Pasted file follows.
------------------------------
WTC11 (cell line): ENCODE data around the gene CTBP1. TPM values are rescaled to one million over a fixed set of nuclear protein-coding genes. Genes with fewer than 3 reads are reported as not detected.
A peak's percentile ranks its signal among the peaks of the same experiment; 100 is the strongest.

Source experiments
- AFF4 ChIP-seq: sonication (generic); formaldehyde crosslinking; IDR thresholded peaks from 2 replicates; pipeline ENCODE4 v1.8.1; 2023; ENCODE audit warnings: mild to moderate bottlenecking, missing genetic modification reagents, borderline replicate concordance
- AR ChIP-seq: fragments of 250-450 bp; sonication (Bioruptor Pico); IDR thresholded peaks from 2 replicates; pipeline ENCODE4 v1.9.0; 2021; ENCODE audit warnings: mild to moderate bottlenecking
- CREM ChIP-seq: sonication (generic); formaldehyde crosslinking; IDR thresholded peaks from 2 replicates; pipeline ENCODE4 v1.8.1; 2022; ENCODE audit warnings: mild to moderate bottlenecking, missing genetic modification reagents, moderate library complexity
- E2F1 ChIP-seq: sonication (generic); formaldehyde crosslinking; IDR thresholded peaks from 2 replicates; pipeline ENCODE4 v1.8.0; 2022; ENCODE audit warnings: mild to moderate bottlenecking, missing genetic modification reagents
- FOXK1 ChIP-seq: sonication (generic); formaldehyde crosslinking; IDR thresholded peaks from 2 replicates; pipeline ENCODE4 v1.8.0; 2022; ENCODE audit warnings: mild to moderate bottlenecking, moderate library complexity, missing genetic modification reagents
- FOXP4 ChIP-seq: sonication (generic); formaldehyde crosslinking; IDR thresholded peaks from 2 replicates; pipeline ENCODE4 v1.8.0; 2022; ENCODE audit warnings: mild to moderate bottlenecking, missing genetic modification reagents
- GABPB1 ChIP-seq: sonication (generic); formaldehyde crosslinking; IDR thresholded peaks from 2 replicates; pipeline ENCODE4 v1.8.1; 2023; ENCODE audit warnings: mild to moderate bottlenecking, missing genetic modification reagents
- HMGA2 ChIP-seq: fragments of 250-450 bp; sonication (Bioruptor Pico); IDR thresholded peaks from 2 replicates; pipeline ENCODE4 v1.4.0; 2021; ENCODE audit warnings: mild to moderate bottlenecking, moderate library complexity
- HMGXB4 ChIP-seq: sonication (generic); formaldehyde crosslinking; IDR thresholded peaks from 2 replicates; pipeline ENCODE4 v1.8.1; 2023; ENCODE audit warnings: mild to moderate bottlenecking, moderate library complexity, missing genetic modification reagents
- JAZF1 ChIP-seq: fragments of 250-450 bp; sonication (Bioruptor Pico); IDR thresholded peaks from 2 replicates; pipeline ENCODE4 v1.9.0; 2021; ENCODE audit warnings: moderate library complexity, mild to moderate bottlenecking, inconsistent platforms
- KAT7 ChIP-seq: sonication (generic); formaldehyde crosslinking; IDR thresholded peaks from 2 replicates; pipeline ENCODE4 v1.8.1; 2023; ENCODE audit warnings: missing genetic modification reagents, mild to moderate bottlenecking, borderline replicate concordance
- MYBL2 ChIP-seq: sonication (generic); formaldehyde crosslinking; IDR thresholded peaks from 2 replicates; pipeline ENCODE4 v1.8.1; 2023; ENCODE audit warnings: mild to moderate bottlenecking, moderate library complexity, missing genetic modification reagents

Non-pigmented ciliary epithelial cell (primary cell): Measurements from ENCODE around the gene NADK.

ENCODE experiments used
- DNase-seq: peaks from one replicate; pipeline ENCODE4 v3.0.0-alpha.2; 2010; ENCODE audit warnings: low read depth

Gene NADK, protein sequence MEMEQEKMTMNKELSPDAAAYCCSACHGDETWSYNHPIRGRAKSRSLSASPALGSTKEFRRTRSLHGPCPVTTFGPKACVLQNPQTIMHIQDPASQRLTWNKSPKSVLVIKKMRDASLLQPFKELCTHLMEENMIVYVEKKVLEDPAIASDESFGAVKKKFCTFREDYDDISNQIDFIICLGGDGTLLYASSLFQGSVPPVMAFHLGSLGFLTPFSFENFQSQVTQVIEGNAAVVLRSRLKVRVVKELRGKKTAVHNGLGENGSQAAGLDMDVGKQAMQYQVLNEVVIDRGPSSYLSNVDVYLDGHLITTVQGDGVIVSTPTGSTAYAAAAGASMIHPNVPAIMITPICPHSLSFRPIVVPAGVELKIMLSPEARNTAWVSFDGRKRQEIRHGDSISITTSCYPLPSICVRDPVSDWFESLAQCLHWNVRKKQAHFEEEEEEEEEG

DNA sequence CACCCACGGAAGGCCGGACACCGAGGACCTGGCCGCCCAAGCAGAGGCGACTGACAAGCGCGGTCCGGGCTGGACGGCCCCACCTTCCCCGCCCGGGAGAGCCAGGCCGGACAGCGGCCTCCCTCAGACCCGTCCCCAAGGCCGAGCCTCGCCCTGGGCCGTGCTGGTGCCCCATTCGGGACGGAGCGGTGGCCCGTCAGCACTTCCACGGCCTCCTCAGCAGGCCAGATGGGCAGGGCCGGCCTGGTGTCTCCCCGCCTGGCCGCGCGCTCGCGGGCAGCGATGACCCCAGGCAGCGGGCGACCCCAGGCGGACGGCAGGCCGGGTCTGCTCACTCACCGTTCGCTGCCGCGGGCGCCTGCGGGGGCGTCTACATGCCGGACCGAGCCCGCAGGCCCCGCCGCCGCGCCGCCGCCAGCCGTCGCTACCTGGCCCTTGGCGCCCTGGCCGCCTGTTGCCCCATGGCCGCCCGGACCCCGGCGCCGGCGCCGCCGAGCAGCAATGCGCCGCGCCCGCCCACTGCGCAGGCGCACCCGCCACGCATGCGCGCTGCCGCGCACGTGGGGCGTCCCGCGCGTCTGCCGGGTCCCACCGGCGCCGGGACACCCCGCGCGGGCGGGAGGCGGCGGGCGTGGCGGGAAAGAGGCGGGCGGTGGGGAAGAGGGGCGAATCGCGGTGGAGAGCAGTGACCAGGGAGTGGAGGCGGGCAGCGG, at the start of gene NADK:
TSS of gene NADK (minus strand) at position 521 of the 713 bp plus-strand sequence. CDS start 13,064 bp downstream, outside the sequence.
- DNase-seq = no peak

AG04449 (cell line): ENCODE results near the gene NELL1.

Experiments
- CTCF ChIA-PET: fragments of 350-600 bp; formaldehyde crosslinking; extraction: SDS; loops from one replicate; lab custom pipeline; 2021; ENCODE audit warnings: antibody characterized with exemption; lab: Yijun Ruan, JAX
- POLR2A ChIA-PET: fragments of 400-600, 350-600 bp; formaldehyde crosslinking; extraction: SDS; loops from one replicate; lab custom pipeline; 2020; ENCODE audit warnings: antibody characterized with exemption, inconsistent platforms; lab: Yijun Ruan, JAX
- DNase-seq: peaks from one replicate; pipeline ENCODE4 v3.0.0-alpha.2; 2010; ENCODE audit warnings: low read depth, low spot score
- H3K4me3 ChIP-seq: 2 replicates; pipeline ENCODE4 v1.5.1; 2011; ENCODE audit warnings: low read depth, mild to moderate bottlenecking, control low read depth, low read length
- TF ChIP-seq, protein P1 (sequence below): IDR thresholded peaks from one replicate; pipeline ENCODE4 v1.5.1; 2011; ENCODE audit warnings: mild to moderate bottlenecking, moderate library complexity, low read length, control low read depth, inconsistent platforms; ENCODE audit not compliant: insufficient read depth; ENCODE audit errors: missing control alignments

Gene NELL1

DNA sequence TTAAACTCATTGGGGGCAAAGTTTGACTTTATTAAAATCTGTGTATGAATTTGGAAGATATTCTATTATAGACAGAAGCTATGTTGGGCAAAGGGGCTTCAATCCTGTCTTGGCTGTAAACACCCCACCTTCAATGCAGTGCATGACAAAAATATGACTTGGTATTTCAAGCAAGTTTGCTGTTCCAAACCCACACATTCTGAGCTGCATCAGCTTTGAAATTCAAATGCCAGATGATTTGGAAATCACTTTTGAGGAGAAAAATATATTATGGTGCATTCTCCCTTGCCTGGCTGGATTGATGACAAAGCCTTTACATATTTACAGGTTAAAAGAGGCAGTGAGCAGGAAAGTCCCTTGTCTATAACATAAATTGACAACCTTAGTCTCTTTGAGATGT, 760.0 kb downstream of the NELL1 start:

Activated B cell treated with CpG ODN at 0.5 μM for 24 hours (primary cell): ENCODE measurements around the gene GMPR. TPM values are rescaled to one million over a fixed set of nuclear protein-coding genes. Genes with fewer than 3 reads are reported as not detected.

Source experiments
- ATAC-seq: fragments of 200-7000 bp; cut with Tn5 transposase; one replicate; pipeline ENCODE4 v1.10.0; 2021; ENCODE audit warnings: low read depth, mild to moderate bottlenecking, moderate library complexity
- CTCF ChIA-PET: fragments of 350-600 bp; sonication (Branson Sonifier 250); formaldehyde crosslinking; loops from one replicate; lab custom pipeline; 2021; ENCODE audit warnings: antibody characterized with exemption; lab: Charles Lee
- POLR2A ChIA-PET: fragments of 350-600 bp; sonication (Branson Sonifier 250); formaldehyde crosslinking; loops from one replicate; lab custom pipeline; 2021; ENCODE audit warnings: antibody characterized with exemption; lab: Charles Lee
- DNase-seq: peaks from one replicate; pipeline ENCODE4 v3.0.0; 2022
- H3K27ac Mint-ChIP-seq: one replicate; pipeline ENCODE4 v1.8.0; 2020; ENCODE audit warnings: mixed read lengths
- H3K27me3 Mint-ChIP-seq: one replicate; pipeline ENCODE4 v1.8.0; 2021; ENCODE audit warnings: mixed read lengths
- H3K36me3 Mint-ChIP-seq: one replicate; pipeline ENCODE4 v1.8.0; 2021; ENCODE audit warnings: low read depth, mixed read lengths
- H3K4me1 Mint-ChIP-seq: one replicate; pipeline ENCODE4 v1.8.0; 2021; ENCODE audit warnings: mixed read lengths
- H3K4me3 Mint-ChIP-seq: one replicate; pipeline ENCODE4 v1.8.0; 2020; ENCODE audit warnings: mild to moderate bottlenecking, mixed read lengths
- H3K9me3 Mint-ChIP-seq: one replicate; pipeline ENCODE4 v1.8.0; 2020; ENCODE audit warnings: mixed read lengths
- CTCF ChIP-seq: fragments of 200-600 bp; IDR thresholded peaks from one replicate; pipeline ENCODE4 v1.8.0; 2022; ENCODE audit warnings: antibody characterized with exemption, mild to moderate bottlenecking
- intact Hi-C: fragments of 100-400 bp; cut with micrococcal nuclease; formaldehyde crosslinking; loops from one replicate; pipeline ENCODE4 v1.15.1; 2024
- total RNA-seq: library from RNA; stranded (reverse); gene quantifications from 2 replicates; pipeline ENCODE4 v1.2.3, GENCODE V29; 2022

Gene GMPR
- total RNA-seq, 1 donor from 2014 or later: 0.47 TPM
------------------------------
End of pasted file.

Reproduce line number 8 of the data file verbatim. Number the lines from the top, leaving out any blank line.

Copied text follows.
- FOXK1 ChIP-seq: sonication (generic); formaldehyde crosslinking; IDR thresholded peaks from 2 replicates; pipeline ENCODE4 v1.8.0; 2022; ENCODE audit warnings: mild to moderate bottlenecking, moderate library complexity, missing genetic modification reagents